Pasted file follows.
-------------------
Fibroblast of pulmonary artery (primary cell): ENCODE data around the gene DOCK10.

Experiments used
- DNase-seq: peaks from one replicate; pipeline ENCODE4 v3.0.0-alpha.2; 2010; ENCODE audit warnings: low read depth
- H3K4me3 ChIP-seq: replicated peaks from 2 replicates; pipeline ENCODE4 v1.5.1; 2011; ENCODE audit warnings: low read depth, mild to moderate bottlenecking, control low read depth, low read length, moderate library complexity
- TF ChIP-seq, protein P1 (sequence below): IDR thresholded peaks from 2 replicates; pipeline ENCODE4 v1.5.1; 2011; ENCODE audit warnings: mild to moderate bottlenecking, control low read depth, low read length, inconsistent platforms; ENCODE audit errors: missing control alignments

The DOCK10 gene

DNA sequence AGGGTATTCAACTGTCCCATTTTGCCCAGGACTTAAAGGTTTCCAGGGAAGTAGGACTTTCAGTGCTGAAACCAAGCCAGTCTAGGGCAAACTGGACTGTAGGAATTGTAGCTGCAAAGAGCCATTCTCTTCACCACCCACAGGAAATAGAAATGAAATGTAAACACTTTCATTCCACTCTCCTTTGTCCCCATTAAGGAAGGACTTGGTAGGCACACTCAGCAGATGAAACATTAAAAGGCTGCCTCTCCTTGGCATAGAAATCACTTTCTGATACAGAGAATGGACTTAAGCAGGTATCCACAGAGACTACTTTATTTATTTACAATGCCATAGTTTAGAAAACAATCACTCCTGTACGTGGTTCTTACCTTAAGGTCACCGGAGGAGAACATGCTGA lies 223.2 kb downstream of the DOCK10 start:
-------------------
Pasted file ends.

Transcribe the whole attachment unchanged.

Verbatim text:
Fibroblast of pulmonary artery (primary cell): ENCODE data around the gene DOCK10.

Experiments used
- DNase-seq: peaks from one replicate; pipeline ENCODE4 v3.0.0-alpha.2; 2010; ENCODE audit warnings: low read depth
- H3K4me3 ChIP-seq: replicated peaks from 2 replicates; pipeline ENCODE4 v1.5.1; 2011; ENCODE audit warnings: low read depth, mild to moderate bottlenecking, control low read depth, low read length, moderate library complexity
- TF ChIP-seq, protein P1 (sequence below): IDR thresholded peaks from 2 replicates; pipeline ENCODE4 v1.5.1; 2011; ENCODE audit warnings: mild to moderate bottlenecking, control low read depth, low read length, inconsistent platforms; ENCODE audit errors: missing control alignments

The DOCK10 gene

DNA sequence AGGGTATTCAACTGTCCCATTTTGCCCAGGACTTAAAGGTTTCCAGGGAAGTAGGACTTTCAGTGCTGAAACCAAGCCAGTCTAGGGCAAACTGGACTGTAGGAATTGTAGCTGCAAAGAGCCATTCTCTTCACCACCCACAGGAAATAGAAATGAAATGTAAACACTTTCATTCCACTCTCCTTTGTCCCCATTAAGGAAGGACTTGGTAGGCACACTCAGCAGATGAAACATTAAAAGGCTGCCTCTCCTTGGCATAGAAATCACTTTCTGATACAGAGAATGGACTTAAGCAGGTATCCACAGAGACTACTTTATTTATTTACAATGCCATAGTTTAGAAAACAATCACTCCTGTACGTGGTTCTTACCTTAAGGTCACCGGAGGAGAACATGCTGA lies 223.2 kb downstream of the DOCK10 start: